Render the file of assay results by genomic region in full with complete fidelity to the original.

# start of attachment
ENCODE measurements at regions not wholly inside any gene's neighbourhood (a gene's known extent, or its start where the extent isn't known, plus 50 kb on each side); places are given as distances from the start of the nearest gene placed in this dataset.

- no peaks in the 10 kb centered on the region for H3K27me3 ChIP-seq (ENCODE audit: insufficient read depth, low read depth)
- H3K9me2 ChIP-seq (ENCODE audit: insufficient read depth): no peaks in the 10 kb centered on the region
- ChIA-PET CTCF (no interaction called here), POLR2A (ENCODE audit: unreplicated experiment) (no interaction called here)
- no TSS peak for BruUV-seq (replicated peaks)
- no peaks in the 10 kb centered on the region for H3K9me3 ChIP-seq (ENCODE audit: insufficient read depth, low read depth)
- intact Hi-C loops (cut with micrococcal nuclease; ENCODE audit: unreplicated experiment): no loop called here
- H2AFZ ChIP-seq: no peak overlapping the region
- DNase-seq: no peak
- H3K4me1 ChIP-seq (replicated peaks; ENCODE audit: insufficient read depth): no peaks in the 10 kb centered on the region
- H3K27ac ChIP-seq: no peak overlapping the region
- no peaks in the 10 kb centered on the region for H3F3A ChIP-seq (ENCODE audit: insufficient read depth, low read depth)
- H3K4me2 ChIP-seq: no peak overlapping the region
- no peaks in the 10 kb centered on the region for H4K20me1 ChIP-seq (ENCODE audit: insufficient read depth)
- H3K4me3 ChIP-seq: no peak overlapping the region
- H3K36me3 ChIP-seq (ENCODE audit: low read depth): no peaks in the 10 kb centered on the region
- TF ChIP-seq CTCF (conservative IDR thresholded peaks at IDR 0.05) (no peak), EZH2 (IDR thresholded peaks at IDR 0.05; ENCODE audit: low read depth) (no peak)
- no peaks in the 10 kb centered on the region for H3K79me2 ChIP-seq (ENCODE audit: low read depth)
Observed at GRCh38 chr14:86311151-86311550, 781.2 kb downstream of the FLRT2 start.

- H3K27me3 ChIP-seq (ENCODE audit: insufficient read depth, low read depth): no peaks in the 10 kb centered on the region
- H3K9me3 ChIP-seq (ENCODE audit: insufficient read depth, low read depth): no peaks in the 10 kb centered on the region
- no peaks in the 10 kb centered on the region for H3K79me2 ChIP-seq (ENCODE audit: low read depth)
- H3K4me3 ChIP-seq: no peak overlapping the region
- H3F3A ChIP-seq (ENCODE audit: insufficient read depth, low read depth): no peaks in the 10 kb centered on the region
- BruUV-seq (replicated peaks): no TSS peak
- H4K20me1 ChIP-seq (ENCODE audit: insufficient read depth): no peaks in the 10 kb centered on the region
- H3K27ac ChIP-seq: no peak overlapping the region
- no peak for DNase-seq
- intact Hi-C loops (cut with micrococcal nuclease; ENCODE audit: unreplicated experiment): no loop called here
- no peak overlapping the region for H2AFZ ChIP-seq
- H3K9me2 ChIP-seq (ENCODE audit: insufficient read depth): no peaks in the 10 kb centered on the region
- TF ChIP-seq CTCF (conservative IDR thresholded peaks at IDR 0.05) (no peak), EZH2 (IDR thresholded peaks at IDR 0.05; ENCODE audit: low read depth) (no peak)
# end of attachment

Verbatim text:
ENCODE measurements at regions not wholly inside any gene's neighbourhood (a gene's known extent, or its start where the extent isn't known, plus 50 kb on each side); places are given as distances from the start of the nearest gene placed in this dataset.

- no peaks in the 10 kb centered on the region for H3K27me3 ChIP-seq (ENCODE audit: insufficient read depth, low read depth)
- H3K9me2 ChIP-seq (ENCODE audit: insufficient read depth): no peaks in the 10 kb centered on the region
- ChIA-PET CTCF (no interaction called here), POLR2A (ENCODE audit: unreplicated experiment) (no interaction called here)
- no TSS peak for BruUV-seq (replicated peaks)
- no peaks in the 10 kb centered on the region for H3K9me3 ChIP-seq (ENCODE audit: insufficient read depth, low read depth)
- intact Hi-C loops (cut with micrococcal nuclease; ENCODE audit: unreplicated experiment): no loop called here
- H2AFZ ChIP-seq: no peak overlapping the region
- DNase-seq: no peak
- H3K4me1 ChIP-seq (replicated peaks; ENCODE audit: insufficient read depth): no peaks in the 10 kb centered on the region
- H3K27ac ChIP-seq: no peak overlapping the region
- no peaks in the 10 kb centered on the region for H3F3A ChIP-seq (ENCODE audit: insufficient read depth, low read depth)
- H3K4me2 ChIP-seq: no peak overlapping the region
- no peaks in the 10 kb centered on the region for H4K20me1 ChIP-seq (ENCODE audit: insufficient read depth)
- H3K4me3 ChIP-seq: no peak overlapping the region
- H3K36me3 ChIP-seq (ENCODE audit: low read depth): no peaks in the 10 kb centered on the region
- TF ChIP-seq CTCF (conservative IDR thresholded peaks at IDR 0.05) (no peak), EZH2 (IDR thresholded peaks at IDR 0.05; ENCODE audit: low read depth) (no peak)
- no peaks in the 10 kb centered on the region for H3K79me2 ChIP-seq (ENCODE audit: low read depth)
Observed at GRCh38 chr14:86311151-86311550, 781.2 kb downstream of the FLRT2 start.

- H3K27me3 ChIP-seq (ENCODE audit: insufficient read depth, low read depth): no peaks in the 10 kb centered on the region
- H3K9me3 ChIP-seq (ENCODE audit: insufficient read depth, low read depth): no peaks in the 10 kb centered on the region
- no peaks in the 10 kb centered on the region for H3K79me2 ChIP-seq (ENCODE audit: low read depth)
- H3K4me3 ChIP-seq: no peak overlapping the region
- H3F3A ChIP-seq (ENCODE audit: insufficient read depth, low read depth): no peaks in the 10 kb centered on the region
- BruUV-seq (replicated peaks): no TSS peak
- H4K20me1 ChIP-seq (ENCODE audit: insufficient read depth): no peaks in the 10 kb centered on the region
- H3K27ac ChIP-seq: no peak overlapping the region
- no peak for DNase-seq
- intact Hi-C loops (cut with micrococcal nuclease; ENCODE audit: unreplicated experiment): no loop called here
- no peak overlapping the region for H2AFZ ChIP-seq
- H3K9me2 ChIP-seq (ENCODE audit: insufficient read depth): no peaks in the 10 kb centered on the region
- TF ChIP-seq CTCF (conservative IDR thresholded peaks at IDR 0.05) (no peak), EZH2 (IDR thresholded peaks at IDR 0.05; ENCODE audit: low read depth) (no peak)